Perhaps the most challenging part of the build is epoxying the shock cord anchor inside the body tube. After taping the nylon string inside the tube per the instructions, care must be taken to avoid getting epoxy on the first 3 inches of the tube so that it does not interfere with the fit of the coupler. I taped a small piece of wax paper inside the tube to make this task much easier. Then I glued a couple popsicle sticks end-to-end to extend my reach inside the tube. 15-minute epoxy with milled fiber mixed in was used to properly adhere the string to the inside of the body tube. The milled fiber not only adds considerable strength, but thickens the epoxy to the consistency of peanut butter. An application such as this is simplified because it reduces the likeliness of epoxy flowing into somewhere unwanted. Dipping the lengthened popsicle stick into a little rubbing alcohol helped to smooth out the epoxy (to prevent anything from catching on it during recovery ejection) and make sure that it thoroughly covered the nylon string.

The last part of the build was to tie the 10 foot long elastic shock cord to the nylon loop and screw eye. A small loop was tied into the shock cord for attaching the parachute too.

I passed on the opportunity to attach the launch lug, opting to drill a pair of holes for rail buttons which were mounted once I completed all of the paint work.

Finishing:
Wood grain on the fins was filled using Elmer's Wood Filler diluted with water to make it easier to apply then sanded smooth with 220 and 320 grit sandpaper. The nose cone was washed in warm, soapy water, scraped with a razor utility knife to remove the excess flashing, and then sanded with 220 grit sandpaper.

The rocket was then primed with a couple coats of Krylon (gray and white) primer and sanded smooth with 320 grit sandpaper after the first coat and 400 grit after the second.

I attempted to recreate the LOC paint scheme. The entire rocket was painted with 2 coats of Krylon Gloss White (I wet sanded with 600 grit sandpaper in between coats) and set aside to dry for a few days. The body tube was then masked off so the fins could be painted Krylon Sun Yellow Gloss. The nose cone was painted Krylon Banner Red Gloss then I did a fade with Krylon Plum Gloss.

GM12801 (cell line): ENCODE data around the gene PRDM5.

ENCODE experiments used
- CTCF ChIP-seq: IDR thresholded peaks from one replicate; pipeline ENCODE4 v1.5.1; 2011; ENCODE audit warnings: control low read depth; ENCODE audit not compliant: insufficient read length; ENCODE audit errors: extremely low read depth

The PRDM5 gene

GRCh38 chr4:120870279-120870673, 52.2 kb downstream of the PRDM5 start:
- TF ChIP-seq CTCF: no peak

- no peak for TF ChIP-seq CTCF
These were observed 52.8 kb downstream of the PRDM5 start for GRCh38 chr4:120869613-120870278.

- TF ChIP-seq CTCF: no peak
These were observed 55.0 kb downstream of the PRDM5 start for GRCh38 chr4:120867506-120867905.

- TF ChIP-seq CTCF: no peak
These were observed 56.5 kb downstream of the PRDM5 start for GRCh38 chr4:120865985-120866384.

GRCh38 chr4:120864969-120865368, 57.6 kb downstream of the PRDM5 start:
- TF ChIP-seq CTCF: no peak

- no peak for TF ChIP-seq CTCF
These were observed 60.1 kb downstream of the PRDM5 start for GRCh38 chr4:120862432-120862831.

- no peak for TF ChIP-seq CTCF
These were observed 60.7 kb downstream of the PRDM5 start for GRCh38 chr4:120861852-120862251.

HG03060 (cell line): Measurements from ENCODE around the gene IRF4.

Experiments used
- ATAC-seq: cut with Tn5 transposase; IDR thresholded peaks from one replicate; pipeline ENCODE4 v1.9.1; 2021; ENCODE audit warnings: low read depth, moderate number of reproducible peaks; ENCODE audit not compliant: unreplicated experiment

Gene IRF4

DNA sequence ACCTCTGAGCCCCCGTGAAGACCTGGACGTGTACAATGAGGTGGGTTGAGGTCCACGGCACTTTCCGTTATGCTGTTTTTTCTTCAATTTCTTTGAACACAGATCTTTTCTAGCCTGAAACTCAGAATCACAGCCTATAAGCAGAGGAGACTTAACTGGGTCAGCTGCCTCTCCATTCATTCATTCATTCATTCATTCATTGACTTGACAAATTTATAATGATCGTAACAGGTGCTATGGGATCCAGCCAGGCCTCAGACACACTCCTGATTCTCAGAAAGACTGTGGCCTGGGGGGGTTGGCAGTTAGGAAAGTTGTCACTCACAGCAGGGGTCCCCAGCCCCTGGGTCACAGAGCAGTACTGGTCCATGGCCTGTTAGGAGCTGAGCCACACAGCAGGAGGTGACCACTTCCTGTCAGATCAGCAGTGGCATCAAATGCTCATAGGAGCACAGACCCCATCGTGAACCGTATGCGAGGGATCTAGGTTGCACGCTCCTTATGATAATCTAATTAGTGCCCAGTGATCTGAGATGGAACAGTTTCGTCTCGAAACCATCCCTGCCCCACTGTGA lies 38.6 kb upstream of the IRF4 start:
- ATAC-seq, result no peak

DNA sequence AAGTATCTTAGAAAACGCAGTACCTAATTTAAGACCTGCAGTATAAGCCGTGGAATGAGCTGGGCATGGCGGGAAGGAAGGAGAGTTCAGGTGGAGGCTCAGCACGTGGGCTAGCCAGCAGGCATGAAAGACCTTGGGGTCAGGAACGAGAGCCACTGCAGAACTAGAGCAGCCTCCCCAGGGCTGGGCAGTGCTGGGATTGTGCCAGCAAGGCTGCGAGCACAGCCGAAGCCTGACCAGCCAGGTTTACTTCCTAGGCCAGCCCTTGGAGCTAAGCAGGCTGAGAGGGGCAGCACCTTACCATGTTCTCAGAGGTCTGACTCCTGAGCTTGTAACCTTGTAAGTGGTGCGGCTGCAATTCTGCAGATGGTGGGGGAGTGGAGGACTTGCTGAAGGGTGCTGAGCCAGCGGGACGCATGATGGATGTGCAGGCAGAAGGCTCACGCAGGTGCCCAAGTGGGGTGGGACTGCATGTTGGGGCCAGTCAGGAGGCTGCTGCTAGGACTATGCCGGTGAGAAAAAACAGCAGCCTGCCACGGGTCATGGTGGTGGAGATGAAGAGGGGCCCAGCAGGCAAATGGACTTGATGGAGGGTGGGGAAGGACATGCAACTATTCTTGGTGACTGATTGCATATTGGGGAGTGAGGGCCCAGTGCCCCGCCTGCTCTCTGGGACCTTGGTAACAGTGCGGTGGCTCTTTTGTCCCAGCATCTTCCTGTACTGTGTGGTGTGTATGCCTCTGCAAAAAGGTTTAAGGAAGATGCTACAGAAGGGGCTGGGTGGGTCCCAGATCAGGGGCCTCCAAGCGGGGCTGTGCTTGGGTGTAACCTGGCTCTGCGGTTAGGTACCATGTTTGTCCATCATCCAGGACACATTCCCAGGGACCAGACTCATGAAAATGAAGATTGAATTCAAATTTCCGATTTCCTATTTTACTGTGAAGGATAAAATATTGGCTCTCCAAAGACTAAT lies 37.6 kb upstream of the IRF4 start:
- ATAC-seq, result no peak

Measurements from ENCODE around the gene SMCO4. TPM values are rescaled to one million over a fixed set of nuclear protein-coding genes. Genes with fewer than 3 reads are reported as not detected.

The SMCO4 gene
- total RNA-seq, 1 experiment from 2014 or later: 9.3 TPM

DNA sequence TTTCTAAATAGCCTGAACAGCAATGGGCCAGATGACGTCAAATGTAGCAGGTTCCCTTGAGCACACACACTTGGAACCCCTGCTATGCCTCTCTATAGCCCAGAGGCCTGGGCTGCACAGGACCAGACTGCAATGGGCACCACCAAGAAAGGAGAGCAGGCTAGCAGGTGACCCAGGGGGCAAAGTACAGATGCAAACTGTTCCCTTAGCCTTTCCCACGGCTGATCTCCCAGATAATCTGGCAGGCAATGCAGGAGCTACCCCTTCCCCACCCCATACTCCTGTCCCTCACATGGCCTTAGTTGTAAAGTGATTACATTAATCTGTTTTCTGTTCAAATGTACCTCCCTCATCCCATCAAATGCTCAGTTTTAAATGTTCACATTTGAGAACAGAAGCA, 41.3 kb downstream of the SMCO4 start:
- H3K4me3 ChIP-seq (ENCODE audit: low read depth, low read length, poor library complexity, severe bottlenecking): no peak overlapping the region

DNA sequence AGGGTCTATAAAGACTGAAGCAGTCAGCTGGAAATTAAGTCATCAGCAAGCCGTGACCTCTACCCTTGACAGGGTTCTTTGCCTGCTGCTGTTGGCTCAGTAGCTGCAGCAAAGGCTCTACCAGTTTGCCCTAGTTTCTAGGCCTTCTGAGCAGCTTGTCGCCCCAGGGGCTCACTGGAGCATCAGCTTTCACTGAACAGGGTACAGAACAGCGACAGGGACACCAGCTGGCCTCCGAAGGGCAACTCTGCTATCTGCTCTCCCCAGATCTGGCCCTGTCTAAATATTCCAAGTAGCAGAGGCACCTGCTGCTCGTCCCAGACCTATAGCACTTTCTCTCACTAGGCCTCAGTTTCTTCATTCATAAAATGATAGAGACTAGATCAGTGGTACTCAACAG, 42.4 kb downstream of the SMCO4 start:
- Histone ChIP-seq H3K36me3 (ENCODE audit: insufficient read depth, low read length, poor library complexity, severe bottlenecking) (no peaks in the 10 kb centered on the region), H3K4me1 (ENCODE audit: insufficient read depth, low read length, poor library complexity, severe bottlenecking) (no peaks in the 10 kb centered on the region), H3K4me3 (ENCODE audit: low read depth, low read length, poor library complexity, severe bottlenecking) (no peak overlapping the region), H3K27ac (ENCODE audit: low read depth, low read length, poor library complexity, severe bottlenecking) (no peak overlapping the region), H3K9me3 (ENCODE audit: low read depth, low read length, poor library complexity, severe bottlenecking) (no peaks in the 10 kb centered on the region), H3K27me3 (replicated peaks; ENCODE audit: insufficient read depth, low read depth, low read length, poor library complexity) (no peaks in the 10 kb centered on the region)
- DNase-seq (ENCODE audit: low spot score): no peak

The vinyl decals came from Graphix & Stuff. I saw their ad in Sport Rocketry magazine and got a quote through their website. Their prices are very reasonable, service is top notch and speedy, and the decals look awesome. While the paint scheme was virtually identical to the artwork on the LOC/Precision website, I came up with my own interpretation of the decals.

Construction Rating: 5 out of 5

LOC/Precision Nuke Pro Maxx

Flight:
Prepping this rocket isn't notably different than most other mid- or high-power rockets. I clipped a 9" x 9" Nomex® heat shield and used a quick link to attach the relatively small but adequate LOC chute and my rocket beeper onto the shock cord. To get this rocket off the pad, I picked an AeroTech H128W-M along with a 38-29mm motor adapter for the first flight.

Liftoff was straight up and with rapid acceleration. In light winds (5-10mph), I didn't notice any weathercocking.

Recovery:
Ejection was right at apogee and the Nuke Pro Maxx came down safely on the LOC 18" chute. Drift was minimal and I only had a short walk for recovery. Our launch site is on undeveloped land and the nose cone landed on the road, causing minor scratches that can be easily touched up. Thankfully the rest of the rocket landed in the grass.

Flight Rating: 5 out of 5

Summary:
The LOC/Precision Nuke Pro Maxx is a kit that can fly on a wide range of motors due to the heavy duty components yet overall light weight of the finished rocket. I have grown accustomed to testing the upper limits of my rockets and the Nuke Pro Maxx should be able to handle everything I want to throw at it!

Overall Rating: 5 out of 5

Other Reviews
  • LOC/Precision - Nuke Pro Maxx {Kit} By Andrew Grippo

    Brief: This is a simple to construct single stage, mid to high power rocket with a payload section and through the wall fin design. Kit is designed to use motor ejection for parachute deployment. A 38mm motor mount is included with the kit. A motor mount adapter is not included for the use of 29mm motors. Construction: Kit components come packaged in a heavy duty bag and include: ...

  • LOC/Precision - Nuke Pro Maxx {Kit} By Philip Levanda

    Brief: This is an extremely versatile high flyer. Capable of stable flight on as little as an F20 through J motors. It is 2.2 inches in diameter and 39.5 inches long. It has three sharp fins for a very sleek, fast look. Construction: The kit comes with a main and a payload body tube. The recovery system is a 28 inch parachute. The body tube is slotted and the fins slide through ...

Flights

Comments:

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C.K. (December 5, 2005)
I like to say that the Nuke Pro Maxx is a really nice kit and that it looks great and I highly suggest you get it.